Performer uses wearable art to demonstrate poor air quality in downtown Louisville
Changing air quality causes Dominique Paul's dress to change colors.
LOUISVILLE, Ky. (WDRB) -- An unusual demonstration brought art and science to the streets of Louisville on Monday, when local middle school students received a colorful demonstration of the downtown air quality.
You could call Dominique Paul the Pied Piper of pollution. The Canadian was walking Jefferson Street with kids and a few adults following close behind, what Paul calls an Air Walk.
She carries a portable monitor that measures small particles in the air, and the quality of the air causes her dress to change color.
“Right now (it's) green, which is good," she said. "I was here last Monday, and it went from yellow to red at around 2 p.m.,” Paul said.
IDEAS xLab helped sponsor the walk so students could see a problem that is normally invisible.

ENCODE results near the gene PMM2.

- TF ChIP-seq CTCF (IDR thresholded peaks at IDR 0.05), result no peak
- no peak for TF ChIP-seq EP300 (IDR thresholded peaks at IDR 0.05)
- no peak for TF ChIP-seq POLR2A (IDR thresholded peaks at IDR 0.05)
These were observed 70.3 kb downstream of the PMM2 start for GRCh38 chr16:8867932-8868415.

“We have some of the worst air quality in the nation here in Louisville," said Theo Edmonds of IDEAS xLab. "But sometimes, when you can't see a problem, it's hard to get concerned about the problem. So we're using art as a way to lift up the kids into this discussion."
“It's easy to ignore," said Deena Adams of the American Lung Association. "You can't really see bad air most of the time, but we're certainly breathing it."
Paul was accompanied by students from Meyzeek Middle School, where she had visited earlier this year.
“I think it's really cool,” said Meyzeek student Spandana Pavuluri. “We got to actually understand what was happening in Louisville. We needed to be aware of the problems that we have.”
But Paul is careful to point out she is a performance artist, not a scientist.
“I'm here to bring awareness," she said. "I think that's what we can do as first step."
Paul has held similar air walks around the world. Recently in New York City she programmed her dress to reflect disparities in income.
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